The Blu Edition
The story behind the production of Caligula is almost as controversial and sleazy as the movie itself.
Caligula was produced by Bob Guccione, the founder of Penthouse magazine. He hired Tinto Brass, an Italian director famous for his near-pornographic erotic films, to direct the movie from a script by Gore Vidal. They hired Malcolm McDowell to star as Caligula and Helen Mirren as Ceasonia, his wife.
Upon completion, Guccione was unsatisfied and recut the film, and added six minutes of hardcore sex scenes for good measure (I didn’t time it myself, for the record).
You’d assume, then that the movie would have ended up an incoherent mess; but it actually isn’t.
There’s a lot to debate about the merits of Tinto Brass, but on thing’s for sure, he has a great eye (of course, that takes on other meaning when we’re talking about an erotic film maker). His shots are lush and extravagant. Orgies extend through multiple levels and rooms, and Brass manages to films them in a way that exploits all the ‘goods,’ without seeming exploitative (the same can not be said of the insert shots (which is also a double entendre when it comes to this film)). We really get a sense of the grandeur of ancient Rome in Caligula, one that is equal parts magnificent and decrepit.
I looked up the true history of Caligula, and it turns out that aside from the orgies, he was actually a pretty dull emperor whose greatest accomplishing was commissioning the construction of two new aqueducts. This is reflected in the movie, which deals entirely with Caligula’s extravagances. There’s a very stark disconnect between the ruling class and the people of Rome. Perhaps Caligula’s disconnection with the people has disconnected him with humanity.
Malcolm McDowell is wonderfully creepy and scary as Caligula; but we don’t really learn much about the character. The film opens with a scene in the home of the then-current Ceaser, Tiberius (Peter O’Toole), who we see is just as perverse and decadent as Caligula would one day be. The movie seems to suggest that this kind of behavior was inherent in the position (or perhaps the family). Tiberius waxes on about the people he killed to win power, his speculation that he too will be killed soon, and the inevitability that Caligula would face the same fate.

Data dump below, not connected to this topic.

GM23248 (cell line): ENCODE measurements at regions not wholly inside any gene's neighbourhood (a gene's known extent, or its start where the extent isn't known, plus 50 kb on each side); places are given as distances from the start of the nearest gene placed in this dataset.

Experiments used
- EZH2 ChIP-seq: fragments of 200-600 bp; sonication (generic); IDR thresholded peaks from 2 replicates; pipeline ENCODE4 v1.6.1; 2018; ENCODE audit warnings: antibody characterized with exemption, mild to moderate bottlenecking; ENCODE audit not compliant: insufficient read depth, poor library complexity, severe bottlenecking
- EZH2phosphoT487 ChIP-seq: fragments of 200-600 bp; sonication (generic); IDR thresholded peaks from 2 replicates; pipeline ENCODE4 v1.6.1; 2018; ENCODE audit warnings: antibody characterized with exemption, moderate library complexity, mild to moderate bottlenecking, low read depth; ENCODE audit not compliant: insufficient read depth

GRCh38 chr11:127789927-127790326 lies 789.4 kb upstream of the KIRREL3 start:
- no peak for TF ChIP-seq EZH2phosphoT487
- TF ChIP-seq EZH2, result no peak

The movie doesn’t stray far into why Caligula is the way he is (though personally, I like when writers don’t feel the need to give pop-psychology explanations for everything). The similar behavior of his grandfather Tiberius would suggest that it’s a case of absolute power corrupting, though Caligula is also shown to suffer hysterical fits of paranoia.
Caligula does not have a strong narrative structure, owing mostly to the source material. Instead, we get a collection of vignettes from the emperor’s life as he slowly plumbs the depths of depravity.
Setting the infamous six minutes aside, the rest of Caligula, while graphic, is not that much worse than an average episode of Spartacus: Blood and Sand. I think Caligula has finally caught up with the times.
The acting is spectacular. For all his cruel perverseness, McDowll manages to make Caligula fairly likable. The visuals are as extravagant as ancient Rome itself. The movie has little plot or character development, but still manages to be engaging.
This Blu Ray is imported from the United Kingdom. The movie is playable on any North American player The video is solid, but not spectacular. The movie is presented in its full, uncut form, running 156 minutes.